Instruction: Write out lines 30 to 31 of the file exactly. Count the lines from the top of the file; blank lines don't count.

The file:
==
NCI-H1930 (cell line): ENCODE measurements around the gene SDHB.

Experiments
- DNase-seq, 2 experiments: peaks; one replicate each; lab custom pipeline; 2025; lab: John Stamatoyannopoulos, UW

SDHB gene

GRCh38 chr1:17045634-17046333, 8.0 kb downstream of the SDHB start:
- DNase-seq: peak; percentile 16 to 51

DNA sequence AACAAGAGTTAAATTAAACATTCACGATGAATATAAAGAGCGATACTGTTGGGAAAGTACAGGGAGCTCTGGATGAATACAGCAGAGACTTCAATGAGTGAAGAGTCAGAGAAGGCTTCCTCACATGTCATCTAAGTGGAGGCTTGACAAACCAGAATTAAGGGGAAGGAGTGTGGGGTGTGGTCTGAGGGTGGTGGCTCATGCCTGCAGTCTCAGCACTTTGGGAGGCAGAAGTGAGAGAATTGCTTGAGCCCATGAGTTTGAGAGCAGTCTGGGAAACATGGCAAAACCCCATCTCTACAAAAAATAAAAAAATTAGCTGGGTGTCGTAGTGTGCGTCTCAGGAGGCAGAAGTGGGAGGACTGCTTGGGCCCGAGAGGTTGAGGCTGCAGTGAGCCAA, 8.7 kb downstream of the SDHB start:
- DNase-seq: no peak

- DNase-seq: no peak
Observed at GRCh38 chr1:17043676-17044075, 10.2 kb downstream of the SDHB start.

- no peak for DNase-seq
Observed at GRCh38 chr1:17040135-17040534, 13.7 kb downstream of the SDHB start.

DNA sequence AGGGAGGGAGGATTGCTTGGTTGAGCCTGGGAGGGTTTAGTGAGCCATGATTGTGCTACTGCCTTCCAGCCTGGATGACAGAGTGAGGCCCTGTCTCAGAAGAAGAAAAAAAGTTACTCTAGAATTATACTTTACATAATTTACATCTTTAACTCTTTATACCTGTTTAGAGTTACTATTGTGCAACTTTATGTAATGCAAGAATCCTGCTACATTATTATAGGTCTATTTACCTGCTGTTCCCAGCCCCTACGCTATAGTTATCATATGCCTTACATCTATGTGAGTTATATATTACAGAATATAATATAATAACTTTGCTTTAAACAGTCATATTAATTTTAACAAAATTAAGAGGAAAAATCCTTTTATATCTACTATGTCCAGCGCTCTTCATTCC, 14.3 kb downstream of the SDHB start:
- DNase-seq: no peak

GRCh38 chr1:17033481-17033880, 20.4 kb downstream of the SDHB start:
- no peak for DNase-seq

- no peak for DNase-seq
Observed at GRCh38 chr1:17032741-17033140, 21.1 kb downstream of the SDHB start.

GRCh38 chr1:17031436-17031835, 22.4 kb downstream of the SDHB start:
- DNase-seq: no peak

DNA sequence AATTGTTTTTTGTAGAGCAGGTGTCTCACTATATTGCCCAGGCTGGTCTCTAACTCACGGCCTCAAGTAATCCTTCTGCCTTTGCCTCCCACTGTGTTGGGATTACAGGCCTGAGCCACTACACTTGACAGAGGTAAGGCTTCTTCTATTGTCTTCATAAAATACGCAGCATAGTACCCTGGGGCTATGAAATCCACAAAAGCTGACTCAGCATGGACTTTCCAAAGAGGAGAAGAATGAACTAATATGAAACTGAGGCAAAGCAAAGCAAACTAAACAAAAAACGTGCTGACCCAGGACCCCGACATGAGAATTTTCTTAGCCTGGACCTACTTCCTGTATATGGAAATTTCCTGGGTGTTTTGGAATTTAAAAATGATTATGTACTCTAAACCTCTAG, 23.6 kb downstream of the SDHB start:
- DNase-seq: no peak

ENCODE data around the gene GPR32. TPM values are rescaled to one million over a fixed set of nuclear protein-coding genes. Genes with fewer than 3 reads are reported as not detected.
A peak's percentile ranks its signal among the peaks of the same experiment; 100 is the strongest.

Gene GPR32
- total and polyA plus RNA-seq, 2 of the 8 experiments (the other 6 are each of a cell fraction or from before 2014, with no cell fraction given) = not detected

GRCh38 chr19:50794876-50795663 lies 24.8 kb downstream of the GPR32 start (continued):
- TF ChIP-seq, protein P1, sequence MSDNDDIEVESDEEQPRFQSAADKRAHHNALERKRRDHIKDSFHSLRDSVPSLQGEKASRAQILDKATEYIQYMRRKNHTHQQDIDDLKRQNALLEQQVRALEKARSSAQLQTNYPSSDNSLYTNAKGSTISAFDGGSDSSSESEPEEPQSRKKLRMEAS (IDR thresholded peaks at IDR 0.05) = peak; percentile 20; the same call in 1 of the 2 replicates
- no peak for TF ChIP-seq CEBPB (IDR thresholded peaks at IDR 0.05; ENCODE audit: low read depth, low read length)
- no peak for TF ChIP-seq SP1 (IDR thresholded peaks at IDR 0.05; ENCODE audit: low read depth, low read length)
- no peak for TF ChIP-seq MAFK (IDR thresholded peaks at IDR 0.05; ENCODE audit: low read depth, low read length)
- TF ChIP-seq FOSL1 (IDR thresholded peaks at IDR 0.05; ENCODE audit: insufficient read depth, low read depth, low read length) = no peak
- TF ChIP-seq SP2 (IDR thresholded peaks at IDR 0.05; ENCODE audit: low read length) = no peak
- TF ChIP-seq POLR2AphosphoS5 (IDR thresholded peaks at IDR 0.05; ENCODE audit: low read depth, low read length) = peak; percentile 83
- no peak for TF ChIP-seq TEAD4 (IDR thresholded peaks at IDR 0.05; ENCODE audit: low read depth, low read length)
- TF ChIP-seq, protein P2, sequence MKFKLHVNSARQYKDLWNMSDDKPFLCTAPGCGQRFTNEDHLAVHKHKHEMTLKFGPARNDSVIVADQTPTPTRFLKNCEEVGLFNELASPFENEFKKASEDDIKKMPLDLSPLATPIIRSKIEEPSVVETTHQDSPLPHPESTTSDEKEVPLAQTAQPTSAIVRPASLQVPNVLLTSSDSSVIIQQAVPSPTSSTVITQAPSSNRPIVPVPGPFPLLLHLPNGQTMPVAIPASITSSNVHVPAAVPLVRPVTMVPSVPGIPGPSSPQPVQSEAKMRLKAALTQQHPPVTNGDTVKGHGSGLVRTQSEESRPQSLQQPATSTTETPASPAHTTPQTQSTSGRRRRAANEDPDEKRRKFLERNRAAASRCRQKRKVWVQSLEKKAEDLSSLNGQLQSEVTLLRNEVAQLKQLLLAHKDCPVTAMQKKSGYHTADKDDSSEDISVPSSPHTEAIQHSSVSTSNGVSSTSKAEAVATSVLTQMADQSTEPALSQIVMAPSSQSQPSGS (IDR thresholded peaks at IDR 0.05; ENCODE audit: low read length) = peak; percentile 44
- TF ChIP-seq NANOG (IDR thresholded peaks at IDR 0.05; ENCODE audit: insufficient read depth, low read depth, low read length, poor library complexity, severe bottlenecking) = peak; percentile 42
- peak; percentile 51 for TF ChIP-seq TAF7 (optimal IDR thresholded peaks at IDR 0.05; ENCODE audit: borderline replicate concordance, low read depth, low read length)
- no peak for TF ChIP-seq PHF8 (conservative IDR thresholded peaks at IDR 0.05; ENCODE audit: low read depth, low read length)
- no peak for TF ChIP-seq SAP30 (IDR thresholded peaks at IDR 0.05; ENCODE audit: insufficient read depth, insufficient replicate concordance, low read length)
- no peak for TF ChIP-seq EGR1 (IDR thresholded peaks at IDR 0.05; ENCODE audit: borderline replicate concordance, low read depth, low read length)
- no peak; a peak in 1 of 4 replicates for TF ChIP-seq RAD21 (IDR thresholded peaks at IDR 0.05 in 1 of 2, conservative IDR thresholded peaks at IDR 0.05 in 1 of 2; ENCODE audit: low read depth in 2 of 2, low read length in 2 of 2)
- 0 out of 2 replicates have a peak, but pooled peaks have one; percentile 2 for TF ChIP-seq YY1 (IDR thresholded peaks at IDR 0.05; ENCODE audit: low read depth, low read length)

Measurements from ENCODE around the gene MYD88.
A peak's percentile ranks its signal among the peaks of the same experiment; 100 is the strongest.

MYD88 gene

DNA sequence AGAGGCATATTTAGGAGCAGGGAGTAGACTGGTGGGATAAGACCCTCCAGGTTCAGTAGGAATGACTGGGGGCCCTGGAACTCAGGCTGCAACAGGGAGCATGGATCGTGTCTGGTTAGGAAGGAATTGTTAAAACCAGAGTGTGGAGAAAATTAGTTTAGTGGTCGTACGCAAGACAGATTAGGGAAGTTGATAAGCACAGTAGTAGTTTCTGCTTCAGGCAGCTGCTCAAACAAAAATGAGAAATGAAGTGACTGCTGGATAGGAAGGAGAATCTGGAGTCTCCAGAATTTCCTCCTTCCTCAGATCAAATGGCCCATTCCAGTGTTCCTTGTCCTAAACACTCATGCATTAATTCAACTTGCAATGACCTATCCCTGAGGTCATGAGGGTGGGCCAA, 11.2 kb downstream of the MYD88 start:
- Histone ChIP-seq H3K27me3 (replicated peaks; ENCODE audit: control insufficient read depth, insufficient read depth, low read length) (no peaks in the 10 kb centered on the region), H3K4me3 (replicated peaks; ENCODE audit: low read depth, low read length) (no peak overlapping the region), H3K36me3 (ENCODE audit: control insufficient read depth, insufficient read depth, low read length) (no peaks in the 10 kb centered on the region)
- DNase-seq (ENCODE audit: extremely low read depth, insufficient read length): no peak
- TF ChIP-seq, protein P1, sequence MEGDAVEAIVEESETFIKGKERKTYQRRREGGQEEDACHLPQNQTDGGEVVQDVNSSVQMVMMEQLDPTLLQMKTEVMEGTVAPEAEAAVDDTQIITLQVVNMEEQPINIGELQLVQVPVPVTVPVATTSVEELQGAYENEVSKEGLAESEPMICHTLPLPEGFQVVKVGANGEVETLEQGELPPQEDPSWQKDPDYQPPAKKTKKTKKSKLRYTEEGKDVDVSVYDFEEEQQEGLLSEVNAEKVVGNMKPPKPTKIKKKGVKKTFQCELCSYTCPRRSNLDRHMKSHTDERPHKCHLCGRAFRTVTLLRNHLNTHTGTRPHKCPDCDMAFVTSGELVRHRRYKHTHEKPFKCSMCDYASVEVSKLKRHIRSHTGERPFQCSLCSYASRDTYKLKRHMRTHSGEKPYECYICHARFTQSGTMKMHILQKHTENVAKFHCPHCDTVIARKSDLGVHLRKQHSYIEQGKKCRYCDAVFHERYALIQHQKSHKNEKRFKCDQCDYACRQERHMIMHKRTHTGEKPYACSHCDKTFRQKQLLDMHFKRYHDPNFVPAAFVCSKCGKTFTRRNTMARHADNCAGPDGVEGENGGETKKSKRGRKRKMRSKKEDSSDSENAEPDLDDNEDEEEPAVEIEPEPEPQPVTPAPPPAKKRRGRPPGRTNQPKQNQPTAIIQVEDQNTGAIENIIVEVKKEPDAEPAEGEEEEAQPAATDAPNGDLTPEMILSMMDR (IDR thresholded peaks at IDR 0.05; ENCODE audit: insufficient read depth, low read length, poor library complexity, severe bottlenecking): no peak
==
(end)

- no peak for TF ChIP-seq SP1 (IDR thresholded peaks at IDR 0.05; ENCODE audit: low read depth, low read length)
- no peak for TF ChIP-seq MAFK (IDR thresholded peaks at IDR 0.05; ENCODE audit: low read depth, low read length)